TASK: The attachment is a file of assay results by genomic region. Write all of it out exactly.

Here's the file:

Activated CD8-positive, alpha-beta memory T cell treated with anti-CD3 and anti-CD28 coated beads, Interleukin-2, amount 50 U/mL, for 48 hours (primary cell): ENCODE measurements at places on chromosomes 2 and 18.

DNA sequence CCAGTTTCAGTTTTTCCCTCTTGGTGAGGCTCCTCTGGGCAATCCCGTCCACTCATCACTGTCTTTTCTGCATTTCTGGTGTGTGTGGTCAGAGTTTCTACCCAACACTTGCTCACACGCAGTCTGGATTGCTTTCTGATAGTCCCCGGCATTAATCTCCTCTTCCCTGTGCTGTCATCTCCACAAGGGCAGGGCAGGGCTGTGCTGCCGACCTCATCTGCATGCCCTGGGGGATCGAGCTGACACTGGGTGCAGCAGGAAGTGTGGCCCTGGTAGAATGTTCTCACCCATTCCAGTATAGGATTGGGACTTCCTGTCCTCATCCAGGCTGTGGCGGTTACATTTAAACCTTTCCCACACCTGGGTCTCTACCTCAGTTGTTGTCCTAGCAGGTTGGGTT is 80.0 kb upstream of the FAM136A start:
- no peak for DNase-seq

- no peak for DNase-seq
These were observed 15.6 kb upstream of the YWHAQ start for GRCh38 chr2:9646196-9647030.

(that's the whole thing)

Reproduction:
Activated CD8-positive, alpha-beta memory T cell treated with anti-CD3 and anti-CD28 coated beads, Interleukin-2, amount 50 U/mL, for 48 hours (primary cell): ENCODE measurements at places on chromosomes 2 and 18.

DNA sequence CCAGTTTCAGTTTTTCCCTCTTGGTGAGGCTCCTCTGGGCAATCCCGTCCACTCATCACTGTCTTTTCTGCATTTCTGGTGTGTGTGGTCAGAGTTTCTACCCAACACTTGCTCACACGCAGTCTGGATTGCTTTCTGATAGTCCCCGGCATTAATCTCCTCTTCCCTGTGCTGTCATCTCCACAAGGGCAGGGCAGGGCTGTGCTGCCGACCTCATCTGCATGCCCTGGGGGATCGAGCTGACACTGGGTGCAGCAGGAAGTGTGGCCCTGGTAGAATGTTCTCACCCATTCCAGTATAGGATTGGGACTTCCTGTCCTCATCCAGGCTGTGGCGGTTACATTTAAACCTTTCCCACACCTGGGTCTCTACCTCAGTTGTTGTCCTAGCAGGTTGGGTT is 80.0 kb upstream of the FAM136A start:
- no peak for DNase-seq

- no peak for DNase-seq
These were observed 15.6 kb upstream of the YWHAQ start for GRCh38 chr2:9646196-9647030.